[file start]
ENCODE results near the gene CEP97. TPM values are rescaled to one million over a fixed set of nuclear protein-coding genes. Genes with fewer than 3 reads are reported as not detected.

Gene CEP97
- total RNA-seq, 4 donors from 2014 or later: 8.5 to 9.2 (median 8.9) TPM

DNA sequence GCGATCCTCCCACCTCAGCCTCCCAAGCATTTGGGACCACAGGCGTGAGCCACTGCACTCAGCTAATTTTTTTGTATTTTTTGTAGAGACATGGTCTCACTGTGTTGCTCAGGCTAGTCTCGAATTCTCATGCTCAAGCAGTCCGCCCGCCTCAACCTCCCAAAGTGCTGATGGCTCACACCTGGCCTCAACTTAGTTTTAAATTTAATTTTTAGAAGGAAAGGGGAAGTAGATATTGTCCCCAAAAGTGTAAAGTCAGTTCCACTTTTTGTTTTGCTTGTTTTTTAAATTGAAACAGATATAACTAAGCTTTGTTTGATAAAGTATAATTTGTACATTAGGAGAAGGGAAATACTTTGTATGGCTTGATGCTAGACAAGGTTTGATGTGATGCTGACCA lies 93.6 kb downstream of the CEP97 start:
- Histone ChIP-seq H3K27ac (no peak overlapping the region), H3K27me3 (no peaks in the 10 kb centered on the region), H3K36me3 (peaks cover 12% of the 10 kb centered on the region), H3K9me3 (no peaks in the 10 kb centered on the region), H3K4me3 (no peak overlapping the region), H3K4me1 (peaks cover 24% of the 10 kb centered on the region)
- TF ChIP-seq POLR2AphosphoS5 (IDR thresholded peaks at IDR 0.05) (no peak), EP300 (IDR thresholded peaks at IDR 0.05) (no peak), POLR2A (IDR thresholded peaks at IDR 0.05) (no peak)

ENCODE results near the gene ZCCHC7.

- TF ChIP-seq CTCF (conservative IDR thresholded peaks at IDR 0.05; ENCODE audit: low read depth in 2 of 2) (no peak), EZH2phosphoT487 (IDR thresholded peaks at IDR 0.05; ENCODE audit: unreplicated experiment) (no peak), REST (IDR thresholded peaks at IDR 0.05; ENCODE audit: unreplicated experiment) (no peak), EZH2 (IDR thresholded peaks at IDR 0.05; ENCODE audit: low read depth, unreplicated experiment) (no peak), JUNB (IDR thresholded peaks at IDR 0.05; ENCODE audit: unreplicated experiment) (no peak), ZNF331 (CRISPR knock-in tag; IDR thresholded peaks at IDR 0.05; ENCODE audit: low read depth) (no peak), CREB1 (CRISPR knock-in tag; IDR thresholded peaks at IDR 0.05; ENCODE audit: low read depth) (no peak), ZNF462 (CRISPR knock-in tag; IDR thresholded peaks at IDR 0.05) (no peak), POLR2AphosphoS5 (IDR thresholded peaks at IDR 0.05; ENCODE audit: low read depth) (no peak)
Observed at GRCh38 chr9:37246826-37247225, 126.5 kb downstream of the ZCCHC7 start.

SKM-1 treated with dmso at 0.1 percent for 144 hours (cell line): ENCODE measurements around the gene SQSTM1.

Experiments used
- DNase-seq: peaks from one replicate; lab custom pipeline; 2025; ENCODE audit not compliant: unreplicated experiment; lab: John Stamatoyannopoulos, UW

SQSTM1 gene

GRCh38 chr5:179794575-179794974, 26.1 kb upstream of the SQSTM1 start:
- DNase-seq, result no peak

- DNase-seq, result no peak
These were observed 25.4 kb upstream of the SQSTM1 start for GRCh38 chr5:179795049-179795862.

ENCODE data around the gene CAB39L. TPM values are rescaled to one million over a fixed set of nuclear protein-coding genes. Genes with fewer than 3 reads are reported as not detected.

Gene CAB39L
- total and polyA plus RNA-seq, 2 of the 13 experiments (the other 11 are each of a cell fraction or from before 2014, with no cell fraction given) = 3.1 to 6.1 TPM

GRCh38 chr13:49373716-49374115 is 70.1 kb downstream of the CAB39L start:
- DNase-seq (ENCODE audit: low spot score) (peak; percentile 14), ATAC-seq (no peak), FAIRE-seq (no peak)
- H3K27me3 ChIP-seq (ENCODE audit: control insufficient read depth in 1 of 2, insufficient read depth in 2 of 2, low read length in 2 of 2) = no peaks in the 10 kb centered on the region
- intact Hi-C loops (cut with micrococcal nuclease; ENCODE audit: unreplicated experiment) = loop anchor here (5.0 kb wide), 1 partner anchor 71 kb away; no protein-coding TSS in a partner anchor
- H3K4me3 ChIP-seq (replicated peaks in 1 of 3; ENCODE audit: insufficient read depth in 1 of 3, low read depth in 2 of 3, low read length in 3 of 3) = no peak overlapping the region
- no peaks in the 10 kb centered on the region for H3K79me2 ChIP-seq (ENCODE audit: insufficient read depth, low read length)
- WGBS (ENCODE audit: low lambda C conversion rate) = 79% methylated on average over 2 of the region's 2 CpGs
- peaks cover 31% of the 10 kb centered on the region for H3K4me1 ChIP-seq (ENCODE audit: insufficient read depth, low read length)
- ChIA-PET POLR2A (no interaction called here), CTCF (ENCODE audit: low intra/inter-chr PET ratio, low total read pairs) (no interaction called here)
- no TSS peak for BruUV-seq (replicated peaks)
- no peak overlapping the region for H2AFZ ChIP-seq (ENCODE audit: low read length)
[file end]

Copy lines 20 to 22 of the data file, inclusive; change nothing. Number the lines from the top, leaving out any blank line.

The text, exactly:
- total and polyA plus RNA-seq, 2 of the 13 experiments (the other 11 are each of a cell fraction or from before 2014, with no cell fraction given) = 3.1 to 6.1 TPM

GRCh38 chr13:49373716-49374115 is 70.1 kb downstream of the CAB39L start:
- DNase-seq (ENCODE audit: low spot score) (peak; percentile 14), ATAC-seq (no peak), FAIRE-seq (no peak)